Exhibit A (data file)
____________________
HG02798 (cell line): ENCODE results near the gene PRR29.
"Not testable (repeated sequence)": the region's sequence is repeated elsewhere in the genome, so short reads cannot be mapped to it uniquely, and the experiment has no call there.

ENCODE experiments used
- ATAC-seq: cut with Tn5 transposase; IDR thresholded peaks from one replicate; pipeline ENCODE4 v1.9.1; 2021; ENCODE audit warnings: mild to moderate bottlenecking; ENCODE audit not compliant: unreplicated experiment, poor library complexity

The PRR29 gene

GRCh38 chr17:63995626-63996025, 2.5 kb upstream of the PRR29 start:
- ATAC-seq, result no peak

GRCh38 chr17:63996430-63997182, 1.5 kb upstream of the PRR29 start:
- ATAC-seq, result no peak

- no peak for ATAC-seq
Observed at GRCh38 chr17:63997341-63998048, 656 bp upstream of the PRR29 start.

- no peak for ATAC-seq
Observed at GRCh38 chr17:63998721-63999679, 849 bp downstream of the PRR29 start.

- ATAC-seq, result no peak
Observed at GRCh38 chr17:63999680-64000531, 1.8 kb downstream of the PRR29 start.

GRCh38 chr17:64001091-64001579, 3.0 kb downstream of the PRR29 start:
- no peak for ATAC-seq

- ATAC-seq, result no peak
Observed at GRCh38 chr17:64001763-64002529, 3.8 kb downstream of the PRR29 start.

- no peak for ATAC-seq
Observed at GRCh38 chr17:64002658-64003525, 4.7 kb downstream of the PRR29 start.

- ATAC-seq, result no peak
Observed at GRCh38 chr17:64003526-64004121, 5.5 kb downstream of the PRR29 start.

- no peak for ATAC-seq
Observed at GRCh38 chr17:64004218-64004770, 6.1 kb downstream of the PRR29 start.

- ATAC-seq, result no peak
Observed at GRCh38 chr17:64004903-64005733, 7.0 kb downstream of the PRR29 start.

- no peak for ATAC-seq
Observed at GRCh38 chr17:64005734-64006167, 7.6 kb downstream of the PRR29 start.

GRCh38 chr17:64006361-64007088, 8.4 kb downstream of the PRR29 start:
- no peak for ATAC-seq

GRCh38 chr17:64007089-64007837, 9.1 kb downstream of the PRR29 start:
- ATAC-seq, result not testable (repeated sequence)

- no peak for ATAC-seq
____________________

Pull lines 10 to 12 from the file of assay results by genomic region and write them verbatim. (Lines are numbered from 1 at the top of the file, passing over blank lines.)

- no peak for ATAC-seq
Observed at GRCh38 chr17:63997341-63998048, 656 bp upstream of the PRR29 start.

- no peak for ATAC-seq